Take the 2-minute tour ×
Stack Overflow is a question and answer site for professional and enthusiast programmers. It's 100% free, no registration required.

I need to compare two dates using the Oracle decode function to see if one is less than or equal to the other.

I found this article - http://www.techonthenet.com/oracle/functions/decode.php

Which states (at the bottom) that the below decode function will return date2 if date1 > date2 :

decode((date1 - date2) - abs(date1 - date2), 0, date2, date1)

Would this not return date2 if date1 >= date2 ?

Or is it just if date1 > date2?

Is there an easier solution?

share|improve this question

5 Answers 5

up vote 17 down vote accepted

That function will return date2 if date2 <= date1. Plugging in the values and translating to pseudo-code, you get if 0 - 0 = 0 then date2 else date1 where both dates are the same.

The best solution, if you're using 8i or later is to use case:

select case when date1 >= date2 then date2 else date1 end from Your_Table;

Since case allows inequality operators, it's much more readable.

share|improve this answer

@Allan has already given you the best solution to me, but if you insist on using decode function, you can process the result of sign function instead.

http://www.techonthenet.com/oracle/functions/sign.php

sign(a) returns -1 if a < 0, 0 if a = 0 and 1 if a > 0. Thus, the following logic

if date1 >= date2 then
    return date1;
else
    return date2;
end if;

could be rewritten using decode in the following way:

select decode(sign(date2-date1), 
              -1 /*this means date 1 > date 2*/, date1 /* return date1*/, 
               0 /*dates are equal */,           date1 /* again, return date1*/,
               /*in any other case, which is date2 > date1, return date2*/ date2) 
from dual;
share|improve this answer

You could try the months_between function. It will calculate the number of months between two dates, as a decimal number.

select months_between(sysdate+30, sysdate ) from dual;
select months_between(sysdate+15, sysdate ) from dual;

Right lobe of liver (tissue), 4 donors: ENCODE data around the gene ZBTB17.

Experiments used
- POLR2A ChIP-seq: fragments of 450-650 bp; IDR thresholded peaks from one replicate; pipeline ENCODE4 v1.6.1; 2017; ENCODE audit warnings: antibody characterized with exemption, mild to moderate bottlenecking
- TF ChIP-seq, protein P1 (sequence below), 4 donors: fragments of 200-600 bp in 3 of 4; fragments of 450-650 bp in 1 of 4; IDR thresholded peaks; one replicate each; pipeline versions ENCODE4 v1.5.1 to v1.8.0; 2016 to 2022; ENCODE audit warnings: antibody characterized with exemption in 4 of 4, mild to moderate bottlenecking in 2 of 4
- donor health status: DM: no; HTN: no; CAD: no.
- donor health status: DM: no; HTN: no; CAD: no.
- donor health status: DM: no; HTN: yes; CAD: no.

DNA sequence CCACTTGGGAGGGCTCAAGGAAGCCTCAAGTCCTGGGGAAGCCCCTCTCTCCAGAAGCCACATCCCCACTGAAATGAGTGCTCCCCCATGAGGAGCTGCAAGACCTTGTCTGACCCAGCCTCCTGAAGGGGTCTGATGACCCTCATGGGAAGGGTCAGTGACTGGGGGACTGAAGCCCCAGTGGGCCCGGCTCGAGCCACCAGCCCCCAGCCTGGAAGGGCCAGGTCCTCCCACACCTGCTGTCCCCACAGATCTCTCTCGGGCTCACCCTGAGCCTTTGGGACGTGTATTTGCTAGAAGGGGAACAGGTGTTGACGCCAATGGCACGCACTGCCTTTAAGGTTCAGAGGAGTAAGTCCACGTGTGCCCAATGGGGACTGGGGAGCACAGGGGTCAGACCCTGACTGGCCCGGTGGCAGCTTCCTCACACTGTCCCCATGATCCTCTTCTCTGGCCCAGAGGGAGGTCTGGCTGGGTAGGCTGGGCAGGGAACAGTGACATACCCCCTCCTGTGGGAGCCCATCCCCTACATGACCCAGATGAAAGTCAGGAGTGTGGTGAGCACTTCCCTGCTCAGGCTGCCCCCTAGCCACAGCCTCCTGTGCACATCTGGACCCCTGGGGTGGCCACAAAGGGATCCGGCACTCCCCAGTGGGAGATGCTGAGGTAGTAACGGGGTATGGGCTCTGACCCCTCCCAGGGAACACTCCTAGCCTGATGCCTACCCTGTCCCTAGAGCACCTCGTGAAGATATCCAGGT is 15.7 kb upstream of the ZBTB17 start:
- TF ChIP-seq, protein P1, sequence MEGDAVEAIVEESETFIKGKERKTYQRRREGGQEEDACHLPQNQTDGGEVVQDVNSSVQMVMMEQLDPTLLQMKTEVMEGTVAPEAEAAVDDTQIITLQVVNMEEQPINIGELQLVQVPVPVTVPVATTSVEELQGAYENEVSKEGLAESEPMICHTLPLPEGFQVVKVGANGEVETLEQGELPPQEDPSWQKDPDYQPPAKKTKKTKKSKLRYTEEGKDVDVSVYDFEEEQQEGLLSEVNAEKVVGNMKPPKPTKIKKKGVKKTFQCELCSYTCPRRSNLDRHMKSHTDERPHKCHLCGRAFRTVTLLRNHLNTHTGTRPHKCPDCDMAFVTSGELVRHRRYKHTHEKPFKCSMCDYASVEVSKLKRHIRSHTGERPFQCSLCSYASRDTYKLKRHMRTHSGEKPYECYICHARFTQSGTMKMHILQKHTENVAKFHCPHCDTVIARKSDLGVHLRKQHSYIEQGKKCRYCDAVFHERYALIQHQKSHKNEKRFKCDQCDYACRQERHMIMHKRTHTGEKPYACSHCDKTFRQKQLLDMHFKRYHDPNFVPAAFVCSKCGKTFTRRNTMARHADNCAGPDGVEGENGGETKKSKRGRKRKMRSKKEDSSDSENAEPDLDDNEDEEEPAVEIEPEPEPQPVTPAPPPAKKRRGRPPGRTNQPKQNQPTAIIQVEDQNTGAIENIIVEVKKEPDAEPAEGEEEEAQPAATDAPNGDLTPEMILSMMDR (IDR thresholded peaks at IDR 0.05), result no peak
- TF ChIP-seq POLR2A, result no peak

In this example, the first paramater is greater than the second so it will return 1. The second line returns ~0.48 (when executed at about 11:30 AM on 2010-09-01) To get the actual date values:

select case when months_between(sysdate+30, sysdate ) > 0 then sysdate+30 else sysdate end from dual;

In general:

case when months_between(dateA, dateB ) > 0 then dateA else dateB

Update:

After some experimentation, it seems the finest granularity of this function is Day.

select months_between(to_date('2010-10-16 23:59:59', 'YYYY-MM-DD HH24:MI:SS'),
                       to_date('2010-10-16 00:00:00', 'YYYY-MM-DD HH24:MI:SS'))
from dual;

...will return 0

but

select months_between(to_date('2010-10-17 00:00:00', 'YYYY-MM-DD HH24:MI:SS'),
                       to_date('2010-10-16 00:00:00', 'YYYY-MM-DD HH24:MI:SS'))
from dual;

will return 0.032258064516129.

Some other interesting date difference/compare techniques here: http://www.orafaq.com/faq/how_does_one_get_the_time_difference_between_two_date_columns

share|improve this answer

If you're trying to check by date - that is, every time in 1/1 is less than 1/2, and every on 1/1 is equal to every other time on 1/1, even if the Oracle DATE is greater - then you want to compare as follows:

TRUNC(DATE1) <= TRUNC(DATE2)

I don't see this in the other answers, it is so basic it makes me wonder if I'm misunderstanding the question.

share|improve this answer
1  
I see now that you explicitly said you wanted DECODE. I would use CASE for a question like this where you're evaluating a boolean condition. Regardless, don't forget to cut off the minutes when you're comparing dates, unless you want the comparison to the maximum precision. –  orbfish Sep 2 '10 at 14:59
    
Excellent point, I accounted for that already as I work with dates quite often but it's a good one to mention if others end up looking at this. –  Freddy Sep 2 '10 at 20:09

will return date2 when date1 >= date2

share|improve this answer

Your Answer

 
discard

By posting your answer, you agree to the privacy policy and terms of service.

Not the answer you're looking for? Browse other questions tagged or ask your own question.